UPDATE: Now the Brewers are saying Hart will come off the disabled list tomorrow.
Corey Hart went just 2-for-15 with three strikeouts during a five-game rehab assignment at Triple-A, but he’s rejoined the Brewers in Milwaukee and is expected to come off the disabled list in time for tonight’s game.
Hart has been sidelined since mid-March with a strained oblique muscle, with his return timetable being pushed back several times along the way.
In his place the Brewers have primarily used a right field platoon of Mark Kotsay versus righties and Erick Almonte versus lefties, but they’ve gotten a combined .698 OPS from right fielders to rank 13th among NL teams. Hart hit .283 with 31 homers and an .865 OPS last season, signing a three-year, $26.5 million contract extension in August.
Last night in the top of the eighth inning of the Dodgers-Cubs game, Curtis Granderson struck out. Or, at the very least, he should’ve. After the game, the umpire who said he didn’t admitted he screwed up.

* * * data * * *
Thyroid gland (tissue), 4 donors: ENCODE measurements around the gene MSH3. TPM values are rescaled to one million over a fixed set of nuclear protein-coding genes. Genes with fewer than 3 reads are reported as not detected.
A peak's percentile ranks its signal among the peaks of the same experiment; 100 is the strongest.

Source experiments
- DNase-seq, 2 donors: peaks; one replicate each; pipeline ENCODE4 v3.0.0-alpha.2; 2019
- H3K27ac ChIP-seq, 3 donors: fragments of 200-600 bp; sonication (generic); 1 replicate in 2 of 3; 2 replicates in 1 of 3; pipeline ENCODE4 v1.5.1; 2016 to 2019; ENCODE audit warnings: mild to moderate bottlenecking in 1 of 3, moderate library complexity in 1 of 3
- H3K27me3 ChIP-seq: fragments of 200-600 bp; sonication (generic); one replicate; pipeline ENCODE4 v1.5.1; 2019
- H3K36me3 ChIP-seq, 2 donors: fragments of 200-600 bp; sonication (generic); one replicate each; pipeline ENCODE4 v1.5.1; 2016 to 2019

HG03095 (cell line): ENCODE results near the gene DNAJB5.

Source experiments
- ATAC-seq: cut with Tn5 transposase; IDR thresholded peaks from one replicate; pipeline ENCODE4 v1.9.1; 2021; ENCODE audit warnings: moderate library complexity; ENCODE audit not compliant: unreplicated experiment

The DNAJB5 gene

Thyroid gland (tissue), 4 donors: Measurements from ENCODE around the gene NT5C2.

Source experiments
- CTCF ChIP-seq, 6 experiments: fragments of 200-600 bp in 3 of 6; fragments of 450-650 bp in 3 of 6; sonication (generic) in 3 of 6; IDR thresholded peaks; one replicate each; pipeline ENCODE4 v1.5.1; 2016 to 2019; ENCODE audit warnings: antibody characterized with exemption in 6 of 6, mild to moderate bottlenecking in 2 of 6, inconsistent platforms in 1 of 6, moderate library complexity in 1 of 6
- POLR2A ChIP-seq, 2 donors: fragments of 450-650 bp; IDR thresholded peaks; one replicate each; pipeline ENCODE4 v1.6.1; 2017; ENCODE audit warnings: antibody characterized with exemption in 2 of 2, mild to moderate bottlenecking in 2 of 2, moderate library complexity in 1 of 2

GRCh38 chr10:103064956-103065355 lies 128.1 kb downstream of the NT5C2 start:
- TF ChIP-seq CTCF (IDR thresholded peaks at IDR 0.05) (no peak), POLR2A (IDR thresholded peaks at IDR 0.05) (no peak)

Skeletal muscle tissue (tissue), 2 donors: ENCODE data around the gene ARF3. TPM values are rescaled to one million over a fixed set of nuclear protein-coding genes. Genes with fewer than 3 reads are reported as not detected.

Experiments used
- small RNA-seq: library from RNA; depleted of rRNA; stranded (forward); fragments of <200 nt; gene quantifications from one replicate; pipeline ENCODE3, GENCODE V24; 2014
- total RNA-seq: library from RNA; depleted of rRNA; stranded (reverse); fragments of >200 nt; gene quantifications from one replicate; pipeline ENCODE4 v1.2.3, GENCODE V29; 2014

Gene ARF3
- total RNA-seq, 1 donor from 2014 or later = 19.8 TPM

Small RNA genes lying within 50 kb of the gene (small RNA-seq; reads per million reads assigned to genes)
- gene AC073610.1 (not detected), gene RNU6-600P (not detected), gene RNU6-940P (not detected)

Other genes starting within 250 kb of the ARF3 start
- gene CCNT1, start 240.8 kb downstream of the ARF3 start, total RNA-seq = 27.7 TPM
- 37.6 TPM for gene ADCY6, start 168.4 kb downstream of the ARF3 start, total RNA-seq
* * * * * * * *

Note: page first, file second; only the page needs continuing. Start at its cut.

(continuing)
While trying to squelch a Dodgers comeback, Wade Davis got Granderson into a 2-2 count. Davis threw his pitch, Granderson whiffed on it, it hit the dirt, and Willson Contreras applied the tag for the out. End of the inning, right? Wrong: Granderson argued to home plate umpire Jim Wolf that he made slight contact with the ball, Wolf, after conferring with the other umps agreed, and Granderson lived to see another pitch.
Before he’d see that pitch, Joe Maddon came out to argue the call and got so agitated about it all he was ejected for the second time in this series. He was right to argue:
It all ended up not mattering, of course, because Granderson struck out eventually anyway.
Normally such things end there, but after the game a reporter got to Wolf and Wolf did something umpires don’t often do: he admitted he blew the call:
It’s good that the bad call ended up not affecting anything. But the part of me who likes to stir up crap and watch chaos rule in baseball really kinda wishes that Granderson had hit a series-clinching homer right after that. At least as long as it didn’t result in Cubs fans burning Chicago to the ground.